Lancelor of Ireland

Lanceor, Launceor

Son of one of the kings of Ireland (Malory does not specify which), Lanceor was “an orgulous [haughty] knight” of Arthur’s court, but not, apparently, of the Round Table, early in Arthur’s reign.

Jealous of Balin’s success in drawing the sword worn by “Malvis“, Lanceor pursued Balin, jousted with him, and was killed. Another source says Arthur sent Lanceor to inflict retribution on Balin for beheading the Lady of the Lake. Balin killed him in joust and his distraught lover, Lione or Colombe, committed suicide in sorrow. King Mark of Cornwall rode by, saw their bodies, had them entomed, and erected a monument to their tragic tale.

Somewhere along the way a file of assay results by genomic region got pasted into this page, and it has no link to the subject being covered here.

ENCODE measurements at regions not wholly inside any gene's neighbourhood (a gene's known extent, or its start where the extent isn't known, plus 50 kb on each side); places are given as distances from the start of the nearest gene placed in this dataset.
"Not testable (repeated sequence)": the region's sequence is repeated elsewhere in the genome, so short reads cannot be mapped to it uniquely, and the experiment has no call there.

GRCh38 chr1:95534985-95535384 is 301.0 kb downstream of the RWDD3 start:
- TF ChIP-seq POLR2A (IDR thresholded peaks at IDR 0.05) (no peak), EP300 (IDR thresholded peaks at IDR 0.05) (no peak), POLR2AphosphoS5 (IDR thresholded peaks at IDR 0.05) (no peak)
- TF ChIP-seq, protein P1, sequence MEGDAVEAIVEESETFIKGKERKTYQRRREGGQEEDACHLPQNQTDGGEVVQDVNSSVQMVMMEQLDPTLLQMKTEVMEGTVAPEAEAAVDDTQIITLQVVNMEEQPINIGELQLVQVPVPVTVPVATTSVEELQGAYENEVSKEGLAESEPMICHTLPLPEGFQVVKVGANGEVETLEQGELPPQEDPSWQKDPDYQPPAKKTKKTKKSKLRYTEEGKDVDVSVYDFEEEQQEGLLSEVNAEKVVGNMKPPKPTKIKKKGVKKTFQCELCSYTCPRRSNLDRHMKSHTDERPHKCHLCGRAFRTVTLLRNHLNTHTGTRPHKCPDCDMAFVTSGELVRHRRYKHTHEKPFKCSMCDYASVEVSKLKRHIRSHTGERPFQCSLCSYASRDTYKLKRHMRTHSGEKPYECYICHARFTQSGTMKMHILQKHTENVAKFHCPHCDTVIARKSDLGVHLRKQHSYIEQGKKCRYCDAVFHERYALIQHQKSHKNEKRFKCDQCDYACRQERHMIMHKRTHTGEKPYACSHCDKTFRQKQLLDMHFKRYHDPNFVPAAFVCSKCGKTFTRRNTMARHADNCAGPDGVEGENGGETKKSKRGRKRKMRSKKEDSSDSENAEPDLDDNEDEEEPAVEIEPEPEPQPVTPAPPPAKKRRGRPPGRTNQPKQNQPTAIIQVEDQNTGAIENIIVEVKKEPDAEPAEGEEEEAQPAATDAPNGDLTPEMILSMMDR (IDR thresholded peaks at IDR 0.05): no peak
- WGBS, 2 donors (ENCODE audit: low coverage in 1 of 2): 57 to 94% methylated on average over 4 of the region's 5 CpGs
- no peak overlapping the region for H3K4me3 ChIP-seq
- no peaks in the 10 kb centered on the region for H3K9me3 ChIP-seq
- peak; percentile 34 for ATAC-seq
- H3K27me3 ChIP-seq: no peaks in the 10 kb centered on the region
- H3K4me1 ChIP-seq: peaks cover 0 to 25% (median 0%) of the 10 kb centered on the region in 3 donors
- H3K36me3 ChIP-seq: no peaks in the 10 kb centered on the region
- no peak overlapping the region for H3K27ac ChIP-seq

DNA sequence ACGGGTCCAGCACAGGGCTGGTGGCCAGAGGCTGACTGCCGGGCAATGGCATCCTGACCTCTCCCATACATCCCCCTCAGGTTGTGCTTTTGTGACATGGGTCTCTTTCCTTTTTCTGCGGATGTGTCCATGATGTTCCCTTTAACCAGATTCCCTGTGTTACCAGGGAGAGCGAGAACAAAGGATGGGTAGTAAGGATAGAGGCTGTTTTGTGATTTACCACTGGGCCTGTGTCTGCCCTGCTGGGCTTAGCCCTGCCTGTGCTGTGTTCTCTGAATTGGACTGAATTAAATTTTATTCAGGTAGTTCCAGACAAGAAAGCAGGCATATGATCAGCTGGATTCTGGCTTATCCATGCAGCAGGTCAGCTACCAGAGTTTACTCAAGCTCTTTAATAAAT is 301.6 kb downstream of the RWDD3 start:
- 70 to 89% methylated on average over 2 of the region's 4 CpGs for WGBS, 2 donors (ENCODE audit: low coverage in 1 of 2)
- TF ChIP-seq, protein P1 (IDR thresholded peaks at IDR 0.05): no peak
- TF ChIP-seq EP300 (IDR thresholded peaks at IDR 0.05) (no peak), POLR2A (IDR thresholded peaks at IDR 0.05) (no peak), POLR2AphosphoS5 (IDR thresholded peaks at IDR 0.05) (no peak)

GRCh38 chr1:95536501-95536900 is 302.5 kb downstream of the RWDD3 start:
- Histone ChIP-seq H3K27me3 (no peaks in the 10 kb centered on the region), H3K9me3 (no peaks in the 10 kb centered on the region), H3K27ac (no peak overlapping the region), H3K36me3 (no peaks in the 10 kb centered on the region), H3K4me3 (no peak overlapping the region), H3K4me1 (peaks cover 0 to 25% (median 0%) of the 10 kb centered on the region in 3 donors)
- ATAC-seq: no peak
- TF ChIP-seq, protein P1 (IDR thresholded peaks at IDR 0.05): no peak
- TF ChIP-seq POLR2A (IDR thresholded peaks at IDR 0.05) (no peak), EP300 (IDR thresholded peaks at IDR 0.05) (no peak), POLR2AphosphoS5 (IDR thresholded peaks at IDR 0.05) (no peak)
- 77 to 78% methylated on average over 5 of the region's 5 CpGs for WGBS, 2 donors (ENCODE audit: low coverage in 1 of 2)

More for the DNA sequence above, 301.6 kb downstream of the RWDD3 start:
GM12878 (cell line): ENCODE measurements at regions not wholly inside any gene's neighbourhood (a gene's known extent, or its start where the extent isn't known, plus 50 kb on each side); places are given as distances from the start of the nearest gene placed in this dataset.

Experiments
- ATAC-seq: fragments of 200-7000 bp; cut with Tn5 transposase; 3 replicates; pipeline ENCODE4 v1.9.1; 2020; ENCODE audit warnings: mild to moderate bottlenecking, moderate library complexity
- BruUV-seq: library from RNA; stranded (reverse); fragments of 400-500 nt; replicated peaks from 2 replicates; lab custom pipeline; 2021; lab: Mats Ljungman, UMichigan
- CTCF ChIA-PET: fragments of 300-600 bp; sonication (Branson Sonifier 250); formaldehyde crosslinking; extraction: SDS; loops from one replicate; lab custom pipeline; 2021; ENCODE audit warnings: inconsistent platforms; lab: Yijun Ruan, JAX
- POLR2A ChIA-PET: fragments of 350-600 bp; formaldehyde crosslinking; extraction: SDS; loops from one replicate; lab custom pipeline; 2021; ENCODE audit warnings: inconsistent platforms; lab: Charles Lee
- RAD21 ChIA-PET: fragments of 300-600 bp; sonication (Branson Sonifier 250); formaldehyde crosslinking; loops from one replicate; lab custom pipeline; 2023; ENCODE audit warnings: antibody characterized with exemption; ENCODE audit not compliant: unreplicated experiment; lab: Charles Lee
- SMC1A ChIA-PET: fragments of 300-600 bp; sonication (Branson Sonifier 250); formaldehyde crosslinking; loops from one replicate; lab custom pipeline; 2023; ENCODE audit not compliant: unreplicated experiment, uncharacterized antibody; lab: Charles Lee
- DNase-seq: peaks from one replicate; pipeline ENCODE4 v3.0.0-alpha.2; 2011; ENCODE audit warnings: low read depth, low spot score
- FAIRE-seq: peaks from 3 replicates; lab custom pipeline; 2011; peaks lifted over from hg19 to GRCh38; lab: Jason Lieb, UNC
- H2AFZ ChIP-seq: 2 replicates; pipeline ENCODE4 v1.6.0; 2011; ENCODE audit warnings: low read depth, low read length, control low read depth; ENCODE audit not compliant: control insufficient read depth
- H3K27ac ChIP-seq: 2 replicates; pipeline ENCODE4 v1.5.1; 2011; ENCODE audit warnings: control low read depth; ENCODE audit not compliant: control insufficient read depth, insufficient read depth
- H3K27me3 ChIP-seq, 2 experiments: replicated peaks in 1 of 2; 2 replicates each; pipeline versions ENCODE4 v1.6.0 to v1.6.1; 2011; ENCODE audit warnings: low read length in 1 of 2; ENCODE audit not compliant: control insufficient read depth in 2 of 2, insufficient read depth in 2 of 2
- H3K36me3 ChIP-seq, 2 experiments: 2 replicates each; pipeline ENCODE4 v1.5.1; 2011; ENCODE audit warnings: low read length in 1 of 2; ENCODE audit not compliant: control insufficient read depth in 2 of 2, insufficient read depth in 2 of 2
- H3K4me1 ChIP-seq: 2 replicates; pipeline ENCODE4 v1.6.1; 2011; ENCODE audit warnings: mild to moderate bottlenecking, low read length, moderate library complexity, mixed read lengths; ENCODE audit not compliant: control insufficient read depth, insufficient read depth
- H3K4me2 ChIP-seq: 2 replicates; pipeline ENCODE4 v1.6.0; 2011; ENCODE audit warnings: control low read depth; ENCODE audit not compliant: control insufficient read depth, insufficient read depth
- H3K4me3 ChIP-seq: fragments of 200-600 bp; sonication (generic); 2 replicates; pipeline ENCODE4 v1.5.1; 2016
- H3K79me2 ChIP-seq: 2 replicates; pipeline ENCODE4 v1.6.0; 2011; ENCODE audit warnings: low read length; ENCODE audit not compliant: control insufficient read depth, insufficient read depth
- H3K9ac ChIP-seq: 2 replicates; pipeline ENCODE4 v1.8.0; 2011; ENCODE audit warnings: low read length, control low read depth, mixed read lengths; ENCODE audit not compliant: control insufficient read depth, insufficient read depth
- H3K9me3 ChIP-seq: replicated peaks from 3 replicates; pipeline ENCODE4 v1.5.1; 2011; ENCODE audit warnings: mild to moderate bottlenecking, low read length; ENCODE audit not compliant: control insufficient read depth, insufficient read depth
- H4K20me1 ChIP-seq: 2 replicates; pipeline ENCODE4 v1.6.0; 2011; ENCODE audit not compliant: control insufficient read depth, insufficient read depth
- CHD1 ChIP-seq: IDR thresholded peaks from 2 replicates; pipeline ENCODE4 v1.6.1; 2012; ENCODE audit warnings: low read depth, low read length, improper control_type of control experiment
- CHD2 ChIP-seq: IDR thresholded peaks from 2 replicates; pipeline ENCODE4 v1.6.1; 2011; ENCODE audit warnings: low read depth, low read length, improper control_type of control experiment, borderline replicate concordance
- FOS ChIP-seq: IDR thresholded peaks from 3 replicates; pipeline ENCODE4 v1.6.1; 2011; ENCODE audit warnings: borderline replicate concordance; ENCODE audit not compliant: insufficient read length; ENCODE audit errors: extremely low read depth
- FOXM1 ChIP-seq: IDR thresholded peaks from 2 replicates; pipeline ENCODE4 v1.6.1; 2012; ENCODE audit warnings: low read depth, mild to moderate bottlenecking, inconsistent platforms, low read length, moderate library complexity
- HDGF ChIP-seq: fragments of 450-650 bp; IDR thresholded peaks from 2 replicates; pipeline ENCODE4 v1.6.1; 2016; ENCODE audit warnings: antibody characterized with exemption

Lanceor is mainly memorable for being one of the comparatively few knights with a lady who is named – Colombe – and because their tomb became a kind of landmark when Merlin accurately predicted that Lancelot and Tristram would someday fight each other there.